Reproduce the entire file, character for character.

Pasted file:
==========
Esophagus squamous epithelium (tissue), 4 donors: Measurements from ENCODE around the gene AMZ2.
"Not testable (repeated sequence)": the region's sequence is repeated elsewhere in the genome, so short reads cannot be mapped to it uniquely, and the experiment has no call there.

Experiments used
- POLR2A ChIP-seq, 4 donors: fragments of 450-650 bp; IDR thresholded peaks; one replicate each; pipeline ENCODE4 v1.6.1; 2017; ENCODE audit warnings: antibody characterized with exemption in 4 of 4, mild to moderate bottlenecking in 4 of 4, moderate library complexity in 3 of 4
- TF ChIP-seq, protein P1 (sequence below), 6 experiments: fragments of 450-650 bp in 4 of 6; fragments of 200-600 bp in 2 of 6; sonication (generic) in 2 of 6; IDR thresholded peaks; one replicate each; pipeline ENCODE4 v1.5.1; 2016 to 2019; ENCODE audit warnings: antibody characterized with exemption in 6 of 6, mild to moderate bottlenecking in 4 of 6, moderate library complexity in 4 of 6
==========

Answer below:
Esophagus squamous epithelium (tissue), 4 donors: Measurements from ENCODE around the gene AMZ2.
"Not testable (repeated sequence)": the region's sequence is repeated elsewhere in the genome, so short reads cannot be mapped to it uniquely, and the experiment has no call there.

Experiments used
- POLR2A ChIP-seq, 4 donors: fragments of 450-650 bp; IDR thresholded peaks; one replicate each; pipeline ENCODE4 v1.6.1; 2017; ENCODE audit warnings: antibody characterized with exemption in 4 of 4, mild to moderate bottlenecking in 4 of 4, moderate library complexity in 3 of 4
- TF ChIP-seq, protein P1 (sequence below), 6 experiments: fragments of 450-650 bp in 4 of 6; fragments of 200-600 bp in 2 of 6; sonication (generic) in 2 of 6; IDR thresholded peaks; one replicate each; pipeline ENCODE4 v1.5.1; 2016 to 2019; ENCODE audit warnings: antibody characterized with exemption in 6 of 6, mild to moderate bottlenecking in 4 of 6, moderate library complexity in 4 of 6